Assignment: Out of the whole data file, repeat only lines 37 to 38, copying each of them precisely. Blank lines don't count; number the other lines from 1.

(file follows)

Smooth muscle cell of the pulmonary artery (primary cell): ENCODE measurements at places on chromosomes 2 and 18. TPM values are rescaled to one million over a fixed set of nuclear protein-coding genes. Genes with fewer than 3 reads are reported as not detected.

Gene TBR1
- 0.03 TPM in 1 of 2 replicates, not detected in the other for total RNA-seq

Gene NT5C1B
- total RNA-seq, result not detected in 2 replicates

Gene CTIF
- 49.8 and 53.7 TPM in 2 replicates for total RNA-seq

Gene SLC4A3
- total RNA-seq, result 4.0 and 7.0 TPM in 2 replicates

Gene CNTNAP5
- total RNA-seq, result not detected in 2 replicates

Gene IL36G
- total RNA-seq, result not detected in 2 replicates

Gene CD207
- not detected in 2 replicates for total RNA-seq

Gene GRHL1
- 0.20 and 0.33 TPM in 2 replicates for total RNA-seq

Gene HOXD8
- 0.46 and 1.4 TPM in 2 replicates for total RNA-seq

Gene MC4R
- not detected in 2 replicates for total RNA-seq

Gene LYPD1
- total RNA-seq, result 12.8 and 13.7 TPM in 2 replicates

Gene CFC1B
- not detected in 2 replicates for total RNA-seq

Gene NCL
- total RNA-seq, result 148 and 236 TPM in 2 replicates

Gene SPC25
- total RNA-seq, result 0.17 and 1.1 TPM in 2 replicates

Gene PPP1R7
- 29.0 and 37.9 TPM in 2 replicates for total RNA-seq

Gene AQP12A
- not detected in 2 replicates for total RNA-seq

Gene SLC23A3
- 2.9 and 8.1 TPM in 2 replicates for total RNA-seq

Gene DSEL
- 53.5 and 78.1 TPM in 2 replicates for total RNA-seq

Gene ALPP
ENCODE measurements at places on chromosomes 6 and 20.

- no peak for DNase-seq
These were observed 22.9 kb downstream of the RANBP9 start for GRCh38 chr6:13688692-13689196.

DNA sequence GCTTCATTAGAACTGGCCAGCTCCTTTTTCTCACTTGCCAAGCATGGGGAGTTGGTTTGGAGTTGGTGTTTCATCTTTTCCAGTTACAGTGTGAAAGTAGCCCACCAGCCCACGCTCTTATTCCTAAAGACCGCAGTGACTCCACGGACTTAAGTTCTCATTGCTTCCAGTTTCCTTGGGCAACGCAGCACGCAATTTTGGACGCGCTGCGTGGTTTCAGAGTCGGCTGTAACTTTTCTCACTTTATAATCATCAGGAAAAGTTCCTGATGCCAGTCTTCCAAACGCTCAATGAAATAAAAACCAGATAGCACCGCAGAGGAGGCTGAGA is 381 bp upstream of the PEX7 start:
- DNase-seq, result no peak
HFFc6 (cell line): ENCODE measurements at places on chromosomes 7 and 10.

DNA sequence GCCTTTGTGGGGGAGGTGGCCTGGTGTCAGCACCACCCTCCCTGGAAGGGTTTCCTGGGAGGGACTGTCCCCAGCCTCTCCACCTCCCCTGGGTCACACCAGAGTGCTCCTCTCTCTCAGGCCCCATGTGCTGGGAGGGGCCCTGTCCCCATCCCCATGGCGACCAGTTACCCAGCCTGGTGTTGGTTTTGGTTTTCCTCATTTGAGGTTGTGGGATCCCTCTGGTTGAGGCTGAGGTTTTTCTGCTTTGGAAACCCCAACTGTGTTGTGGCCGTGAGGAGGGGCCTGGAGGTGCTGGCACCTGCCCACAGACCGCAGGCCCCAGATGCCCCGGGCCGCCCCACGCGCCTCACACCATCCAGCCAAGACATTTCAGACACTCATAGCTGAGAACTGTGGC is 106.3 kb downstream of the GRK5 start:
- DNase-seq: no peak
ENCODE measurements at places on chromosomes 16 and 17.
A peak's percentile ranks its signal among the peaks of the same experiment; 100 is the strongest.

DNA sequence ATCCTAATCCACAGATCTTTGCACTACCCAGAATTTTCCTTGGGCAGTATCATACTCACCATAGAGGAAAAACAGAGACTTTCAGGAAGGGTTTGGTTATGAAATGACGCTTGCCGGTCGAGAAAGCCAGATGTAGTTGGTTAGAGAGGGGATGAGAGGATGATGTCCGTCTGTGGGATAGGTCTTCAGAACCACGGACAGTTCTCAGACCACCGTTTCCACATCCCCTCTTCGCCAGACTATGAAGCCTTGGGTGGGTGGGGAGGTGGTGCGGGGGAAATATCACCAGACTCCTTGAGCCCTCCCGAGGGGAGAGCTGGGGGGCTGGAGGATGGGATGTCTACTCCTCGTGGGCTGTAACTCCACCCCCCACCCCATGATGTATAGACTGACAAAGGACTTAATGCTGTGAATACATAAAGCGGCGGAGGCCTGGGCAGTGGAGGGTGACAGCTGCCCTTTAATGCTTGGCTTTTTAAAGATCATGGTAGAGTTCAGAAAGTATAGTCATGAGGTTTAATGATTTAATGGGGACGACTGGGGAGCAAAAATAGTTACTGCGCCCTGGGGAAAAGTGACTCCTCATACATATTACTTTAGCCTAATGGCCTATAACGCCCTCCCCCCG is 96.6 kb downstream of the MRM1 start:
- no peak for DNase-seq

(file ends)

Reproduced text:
- 53.5 and 78.1 TPM in 2 replicates for total RNA-seq

Gene ALPP